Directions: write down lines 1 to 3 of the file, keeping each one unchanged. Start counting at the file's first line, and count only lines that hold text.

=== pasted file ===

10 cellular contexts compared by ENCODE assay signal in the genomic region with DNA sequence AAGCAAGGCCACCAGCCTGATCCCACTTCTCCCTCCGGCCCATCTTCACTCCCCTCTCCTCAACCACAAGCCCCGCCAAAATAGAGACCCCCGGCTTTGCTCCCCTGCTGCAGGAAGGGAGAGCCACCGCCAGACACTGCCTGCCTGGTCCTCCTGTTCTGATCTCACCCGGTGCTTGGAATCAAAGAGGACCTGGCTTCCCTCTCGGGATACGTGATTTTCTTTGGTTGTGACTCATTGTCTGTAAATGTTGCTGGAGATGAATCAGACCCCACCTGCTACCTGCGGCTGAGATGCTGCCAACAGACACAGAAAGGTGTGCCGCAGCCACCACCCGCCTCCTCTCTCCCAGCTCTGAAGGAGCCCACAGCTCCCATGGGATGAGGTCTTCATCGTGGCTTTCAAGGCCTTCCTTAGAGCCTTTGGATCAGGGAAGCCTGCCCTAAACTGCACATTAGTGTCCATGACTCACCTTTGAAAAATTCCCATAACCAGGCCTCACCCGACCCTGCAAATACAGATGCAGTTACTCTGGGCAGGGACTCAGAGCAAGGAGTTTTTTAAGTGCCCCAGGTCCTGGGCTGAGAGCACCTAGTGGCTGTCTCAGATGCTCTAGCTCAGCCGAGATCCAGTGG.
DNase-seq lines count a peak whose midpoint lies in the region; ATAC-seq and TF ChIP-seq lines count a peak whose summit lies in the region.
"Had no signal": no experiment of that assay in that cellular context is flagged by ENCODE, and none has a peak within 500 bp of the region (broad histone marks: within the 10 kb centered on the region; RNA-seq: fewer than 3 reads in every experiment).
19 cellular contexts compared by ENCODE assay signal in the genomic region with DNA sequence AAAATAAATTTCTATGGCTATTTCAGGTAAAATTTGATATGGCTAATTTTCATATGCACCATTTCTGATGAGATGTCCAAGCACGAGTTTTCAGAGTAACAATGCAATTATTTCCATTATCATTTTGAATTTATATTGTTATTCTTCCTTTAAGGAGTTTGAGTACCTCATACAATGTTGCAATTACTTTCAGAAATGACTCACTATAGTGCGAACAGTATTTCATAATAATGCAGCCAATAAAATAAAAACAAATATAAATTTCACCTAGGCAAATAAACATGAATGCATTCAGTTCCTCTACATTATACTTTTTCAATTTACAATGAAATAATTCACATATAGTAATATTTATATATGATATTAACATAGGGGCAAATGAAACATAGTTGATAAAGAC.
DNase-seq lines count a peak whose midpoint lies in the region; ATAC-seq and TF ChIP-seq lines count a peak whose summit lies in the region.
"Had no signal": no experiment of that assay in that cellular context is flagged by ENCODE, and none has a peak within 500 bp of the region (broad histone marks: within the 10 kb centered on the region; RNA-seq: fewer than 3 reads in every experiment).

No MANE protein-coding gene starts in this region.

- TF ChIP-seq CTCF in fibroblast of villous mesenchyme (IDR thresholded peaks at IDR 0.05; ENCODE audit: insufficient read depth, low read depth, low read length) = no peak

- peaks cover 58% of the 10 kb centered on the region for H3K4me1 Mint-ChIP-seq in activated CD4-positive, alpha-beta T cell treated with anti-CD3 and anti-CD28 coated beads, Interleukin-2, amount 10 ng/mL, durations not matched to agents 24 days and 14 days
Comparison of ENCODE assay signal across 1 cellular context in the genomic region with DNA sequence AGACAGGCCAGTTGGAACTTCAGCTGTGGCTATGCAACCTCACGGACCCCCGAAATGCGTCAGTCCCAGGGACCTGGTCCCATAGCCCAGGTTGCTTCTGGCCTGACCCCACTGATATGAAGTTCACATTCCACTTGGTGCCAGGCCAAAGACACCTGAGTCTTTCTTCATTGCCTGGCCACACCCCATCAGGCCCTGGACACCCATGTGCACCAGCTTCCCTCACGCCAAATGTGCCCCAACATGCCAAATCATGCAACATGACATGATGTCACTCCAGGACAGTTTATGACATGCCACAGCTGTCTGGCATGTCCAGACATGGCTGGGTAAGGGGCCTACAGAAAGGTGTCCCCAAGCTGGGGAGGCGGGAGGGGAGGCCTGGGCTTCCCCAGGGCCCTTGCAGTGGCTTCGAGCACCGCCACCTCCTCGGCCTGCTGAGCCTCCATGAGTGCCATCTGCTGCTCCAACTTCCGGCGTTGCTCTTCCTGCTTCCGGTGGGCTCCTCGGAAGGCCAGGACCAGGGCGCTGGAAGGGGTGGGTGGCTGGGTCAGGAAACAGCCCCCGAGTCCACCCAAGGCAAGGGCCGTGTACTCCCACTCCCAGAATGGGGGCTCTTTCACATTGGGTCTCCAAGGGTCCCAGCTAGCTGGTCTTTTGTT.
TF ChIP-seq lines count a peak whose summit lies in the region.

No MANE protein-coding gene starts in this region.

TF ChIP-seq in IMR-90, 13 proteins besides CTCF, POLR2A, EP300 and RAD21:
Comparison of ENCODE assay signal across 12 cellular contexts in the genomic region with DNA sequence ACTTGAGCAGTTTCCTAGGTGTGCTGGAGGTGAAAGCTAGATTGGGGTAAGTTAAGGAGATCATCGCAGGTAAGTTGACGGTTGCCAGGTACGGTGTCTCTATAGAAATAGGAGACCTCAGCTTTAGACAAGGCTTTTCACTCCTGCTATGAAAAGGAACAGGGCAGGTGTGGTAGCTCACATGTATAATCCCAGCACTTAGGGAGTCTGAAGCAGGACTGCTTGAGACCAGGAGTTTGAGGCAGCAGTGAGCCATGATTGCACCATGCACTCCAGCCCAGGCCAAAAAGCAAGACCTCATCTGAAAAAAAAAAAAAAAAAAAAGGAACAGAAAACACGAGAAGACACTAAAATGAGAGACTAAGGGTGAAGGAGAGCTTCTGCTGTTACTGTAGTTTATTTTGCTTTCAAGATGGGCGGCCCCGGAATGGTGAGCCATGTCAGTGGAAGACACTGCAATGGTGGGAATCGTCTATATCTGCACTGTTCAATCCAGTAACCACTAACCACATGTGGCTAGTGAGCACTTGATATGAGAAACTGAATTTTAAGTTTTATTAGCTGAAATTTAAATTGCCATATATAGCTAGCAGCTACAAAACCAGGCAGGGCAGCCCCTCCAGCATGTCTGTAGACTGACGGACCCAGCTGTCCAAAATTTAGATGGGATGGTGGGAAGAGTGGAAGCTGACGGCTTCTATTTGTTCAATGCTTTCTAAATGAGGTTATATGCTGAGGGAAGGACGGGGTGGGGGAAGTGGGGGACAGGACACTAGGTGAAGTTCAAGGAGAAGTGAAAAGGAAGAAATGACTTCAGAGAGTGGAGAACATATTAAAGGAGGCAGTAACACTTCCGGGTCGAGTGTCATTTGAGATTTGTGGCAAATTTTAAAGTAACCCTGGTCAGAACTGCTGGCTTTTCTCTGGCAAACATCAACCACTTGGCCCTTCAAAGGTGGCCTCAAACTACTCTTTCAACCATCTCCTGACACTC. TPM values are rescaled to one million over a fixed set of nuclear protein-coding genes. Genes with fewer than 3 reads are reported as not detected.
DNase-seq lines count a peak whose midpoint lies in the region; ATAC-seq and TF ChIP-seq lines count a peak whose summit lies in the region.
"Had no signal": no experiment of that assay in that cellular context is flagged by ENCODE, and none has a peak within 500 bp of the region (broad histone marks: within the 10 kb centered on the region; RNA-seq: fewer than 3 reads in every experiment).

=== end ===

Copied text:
10 cellular contexts compared by ENCODE assay signal in the genomic region with DNA sequence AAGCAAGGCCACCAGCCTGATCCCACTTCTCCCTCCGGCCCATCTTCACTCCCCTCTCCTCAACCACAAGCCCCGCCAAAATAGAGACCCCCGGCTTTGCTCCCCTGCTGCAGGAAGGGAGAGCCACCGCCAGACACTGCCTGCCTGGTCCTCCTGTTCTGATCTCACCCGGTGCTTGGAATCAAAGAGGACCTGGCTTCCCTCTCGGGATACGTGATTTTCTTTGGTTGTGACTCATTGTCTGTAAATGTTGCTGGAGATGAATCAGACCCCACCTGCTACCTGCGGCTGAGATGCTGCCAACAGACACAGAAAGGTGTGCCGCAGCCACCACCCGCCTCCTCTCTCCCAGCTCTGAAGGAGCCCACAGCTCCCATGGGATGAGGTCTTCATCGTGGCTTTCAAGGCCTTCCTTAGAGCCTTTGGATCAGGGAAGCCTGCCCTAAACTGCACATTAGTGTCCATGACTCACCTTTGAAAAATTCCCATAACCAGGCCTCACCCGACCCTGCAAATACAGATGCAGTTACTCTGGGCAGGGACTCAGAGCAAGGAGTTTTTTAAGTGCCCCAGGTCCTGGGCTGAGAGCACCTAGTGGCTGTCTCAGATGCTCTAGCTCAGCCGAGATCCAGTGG.
DNase-seq lines count a peak whose midpoint lies in the region; ATAC-seq and TF ChIP-seq lines count a peak whose summit lies in the region.
"Had no signal": no experiment of that assay in that cellular context is flagged by ENCODE, and none has a peak within 500 bp of the region (broad histone marks: within the 10 kb centered on the region; RNA-seq: fewer than 3 reads in every experiment).